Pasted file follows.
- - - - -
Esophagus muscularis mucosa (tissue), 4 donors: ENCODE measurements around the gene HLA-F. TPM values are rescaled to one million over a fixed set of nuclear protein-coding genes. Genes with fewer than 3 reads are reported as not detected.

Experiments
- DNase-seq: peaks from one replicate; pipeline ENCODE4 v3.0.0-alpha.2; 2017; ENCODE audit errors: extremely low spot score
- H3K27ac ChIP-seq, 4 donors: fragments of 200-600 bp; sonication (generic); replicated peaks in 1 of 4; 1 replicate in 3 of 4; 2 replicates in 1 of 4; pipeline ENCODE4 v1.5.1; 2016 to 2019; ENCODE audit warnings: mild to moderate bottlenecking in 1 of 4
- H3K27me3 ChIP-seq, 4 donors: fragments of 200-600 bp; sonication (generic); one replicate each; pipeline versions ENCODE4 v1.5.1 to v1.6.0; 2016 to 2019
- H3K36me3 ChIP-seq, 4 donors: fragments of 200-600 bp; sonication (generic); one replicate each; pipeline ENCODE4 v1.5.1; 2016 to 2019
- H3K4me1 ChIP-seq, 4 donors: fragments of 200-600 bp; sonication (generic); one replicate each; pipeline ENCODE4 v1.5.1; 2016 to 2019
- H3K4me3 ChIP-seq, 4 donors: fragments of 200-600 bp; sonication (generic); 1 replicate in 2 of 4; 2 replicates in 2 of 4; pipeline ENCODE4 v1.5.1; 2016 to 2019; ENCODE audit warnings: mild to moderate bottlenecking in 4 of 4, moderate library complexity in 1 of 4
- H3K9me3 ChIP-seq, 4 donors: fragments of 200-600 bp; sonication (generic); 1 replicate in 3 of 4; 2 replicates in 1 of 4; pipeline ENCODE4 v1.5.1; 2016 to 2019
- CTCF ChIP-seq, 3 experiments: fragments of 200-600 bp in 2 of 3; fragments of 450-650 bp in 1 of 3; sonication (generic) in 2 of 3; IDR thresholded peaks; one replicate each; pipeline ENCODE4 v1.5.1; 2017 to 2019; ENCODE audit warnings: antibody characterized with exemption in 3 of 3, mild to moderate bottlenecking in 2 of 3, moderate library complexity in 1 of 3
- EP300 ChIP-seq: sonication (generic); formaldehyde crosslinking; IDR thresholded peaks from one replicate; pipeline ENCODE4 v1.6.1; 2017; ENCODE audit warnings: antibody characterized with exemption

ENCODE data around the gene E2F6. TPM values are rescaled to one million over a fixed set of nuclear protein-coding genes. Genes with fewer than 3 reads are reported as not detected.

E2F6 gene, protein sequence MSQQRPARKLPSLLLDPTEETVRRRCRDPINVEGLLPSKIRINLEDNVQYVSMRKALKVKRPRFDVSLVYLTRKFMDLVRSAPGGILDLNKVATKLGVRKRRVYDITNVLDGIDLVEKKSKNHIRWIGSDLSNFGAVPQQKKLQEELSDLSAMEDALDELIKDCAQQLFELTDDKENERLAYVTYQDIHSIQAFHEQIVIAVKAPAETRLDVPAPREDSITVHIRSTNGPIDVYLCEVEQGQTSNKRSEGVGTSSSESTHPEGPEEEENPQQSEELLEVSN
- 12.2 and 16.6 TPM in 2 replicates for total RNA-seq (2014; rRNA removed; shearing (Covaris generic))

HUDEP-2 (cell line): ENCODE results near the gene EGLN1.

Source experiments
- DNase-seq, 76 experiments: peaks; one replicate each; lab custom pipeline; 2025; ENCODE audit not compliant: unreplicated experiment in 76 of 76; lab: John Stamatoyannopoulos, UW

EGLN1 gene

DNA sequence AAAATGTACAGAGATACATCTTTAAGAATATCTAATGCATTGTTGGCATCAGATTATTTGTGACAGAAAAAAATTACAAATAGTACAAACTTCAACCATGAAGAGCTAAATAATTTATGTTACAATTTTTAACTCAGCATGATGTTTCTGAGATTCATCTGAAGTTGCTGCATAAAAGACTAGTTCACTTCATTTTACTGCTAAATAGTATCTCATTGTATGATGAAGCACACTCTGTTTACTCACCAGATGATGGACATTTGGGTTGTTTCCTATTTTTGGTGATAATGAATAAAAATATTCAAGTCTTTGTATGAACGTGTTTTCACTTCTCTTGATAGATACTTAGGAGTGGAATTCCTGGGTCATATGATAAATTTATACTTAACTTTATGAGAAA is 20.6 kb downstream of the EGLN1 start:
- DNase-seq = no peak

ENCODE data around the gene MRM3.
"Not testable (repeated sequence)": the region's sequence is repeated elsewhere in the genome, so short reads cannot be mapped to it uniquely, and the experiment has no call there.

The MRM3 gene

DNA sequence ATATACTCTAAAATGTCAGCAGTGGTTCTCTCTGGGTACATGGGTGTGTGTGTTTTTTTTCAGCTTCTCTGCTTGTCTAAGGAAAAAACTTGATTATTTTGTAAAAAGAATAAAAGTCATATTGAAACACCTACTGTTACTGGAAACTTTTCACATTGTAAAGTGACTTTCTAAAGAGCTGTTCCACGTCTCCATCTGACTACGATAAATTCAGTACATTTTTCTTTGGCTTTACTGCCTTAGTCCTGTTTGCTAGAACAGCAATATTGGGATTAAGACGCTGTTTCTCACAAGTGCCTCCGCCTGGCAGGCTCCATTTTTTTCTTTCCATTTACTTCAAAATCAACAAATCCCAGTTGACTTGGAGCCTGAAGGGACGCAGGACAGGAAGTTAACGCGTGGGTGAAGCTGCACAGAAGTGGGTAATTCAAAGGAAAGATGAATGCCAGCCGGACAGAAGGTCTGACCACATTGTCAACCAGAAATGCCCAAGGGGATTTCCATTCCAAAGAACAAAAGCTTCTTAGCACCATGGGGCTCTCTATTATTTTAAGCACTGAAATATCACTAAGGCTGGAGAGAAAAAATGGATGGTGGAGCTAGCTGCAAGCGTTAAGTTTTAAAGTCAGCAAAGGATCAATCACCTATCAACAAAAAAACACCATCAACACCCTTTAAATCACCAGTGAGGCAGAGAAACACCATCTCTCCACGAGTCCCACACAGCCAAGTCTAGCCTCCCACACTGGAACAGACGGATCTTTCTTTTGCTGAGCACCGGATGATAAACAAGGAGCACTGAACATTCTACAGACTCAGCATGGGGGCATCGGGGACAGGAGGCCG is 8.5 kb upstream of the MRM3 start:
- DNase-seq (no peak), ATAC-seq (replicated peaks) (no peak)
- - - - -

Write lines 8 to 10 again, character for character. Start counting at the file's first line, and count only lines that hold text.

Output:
- H3K4me3 ChIP-seq, 4 donors: fragments of 200-600 bp; sonication (generic); 1 replicate in 2 of 4; 2 replicates in 2 of 4; pipeline ENCODE4 v1.5.1; 2016 to 2019; ENCODE audit warnings: mild to moderate bottlenecking in 4 of 4, moderate library complexity in 1 of 4
- H3K9me3 ChIP-seq, 4 donors: fragments of 200-600 bp; sonication (generic); 1 replicate in 3 of 4; 2 replicates in 1 of 4; pipeline ENCODE4 v1.5.1; 2016 to 2019
- CTCF ChIP-seq, 3 experiments: fragments of 200-600 bp in 2 of 3; fragments of 450-650 bp in 1 of 3; sonication (generic) in 2 of 3; IDR thresholded peaks; one replicate each; pipeline ENCODE4 v1.5.1; 2017 to 2019; ENCODE audit warnings: antibody characterized with exemption in 3 of 3, mild to moderate bottlenecking in 2 of 3, moderate library complexity in 1 of 3